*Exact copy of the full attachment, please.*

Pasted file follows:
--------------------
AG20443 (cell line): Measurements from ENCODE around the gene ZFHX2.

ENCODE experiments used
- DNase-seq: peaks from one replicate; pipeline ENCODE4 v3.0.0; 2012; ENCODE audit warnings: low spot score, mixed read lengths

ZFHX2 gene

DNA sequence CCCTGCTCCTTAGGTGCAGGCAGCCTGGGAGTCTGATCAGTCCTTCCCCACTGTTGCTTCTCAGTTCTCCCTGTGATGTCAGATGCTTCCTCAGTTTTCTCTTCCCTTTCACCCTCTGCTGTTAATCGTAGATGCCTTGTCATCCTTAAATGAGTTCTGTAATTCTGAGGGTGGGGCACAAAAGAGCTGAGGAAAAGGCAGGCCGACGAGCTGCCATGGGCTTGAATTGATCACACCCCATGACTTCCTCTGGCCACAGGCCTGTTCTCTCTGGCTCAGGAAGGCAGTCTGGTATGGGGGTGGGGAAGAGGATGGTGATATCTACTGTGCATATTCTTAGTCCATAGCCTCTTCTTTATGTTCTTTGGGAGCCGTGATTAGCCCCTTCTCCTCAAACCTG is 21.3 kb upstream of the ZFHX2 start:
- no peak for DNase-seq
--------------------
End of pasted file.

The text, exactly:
AG20443 (cell line): Measurements from ENCODE around the gene ZFHX2.

ENCODE experiments used
- DNase-seq: peaks from one replicate; pipeline ENCODE4 v3.0.0; 2012; ENCODE audit warnings: low spot score, mixed read lengths

ZFHX2 gene

DNA sequence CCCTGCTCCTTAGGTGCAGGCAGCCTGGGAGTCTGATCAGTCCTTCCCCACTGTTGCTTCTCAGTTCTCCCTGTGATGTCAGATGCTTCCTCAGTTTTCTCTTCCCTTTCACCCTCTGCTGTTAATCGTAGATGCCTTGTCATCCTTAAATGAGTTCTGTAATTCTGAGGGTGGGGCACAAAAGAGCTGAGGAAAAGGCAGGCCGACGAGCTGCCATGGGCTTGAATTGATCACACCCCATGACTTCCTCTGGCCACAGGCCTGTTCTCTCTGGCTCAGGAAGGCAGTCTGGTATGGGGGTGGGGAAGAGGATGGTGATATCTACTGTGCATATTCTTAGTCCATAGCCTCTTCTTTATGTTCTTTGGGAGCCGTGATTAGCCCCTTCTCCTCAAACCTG is 21.3 kb upstream of the ZFHX2 start:
- no peak for DNase-seq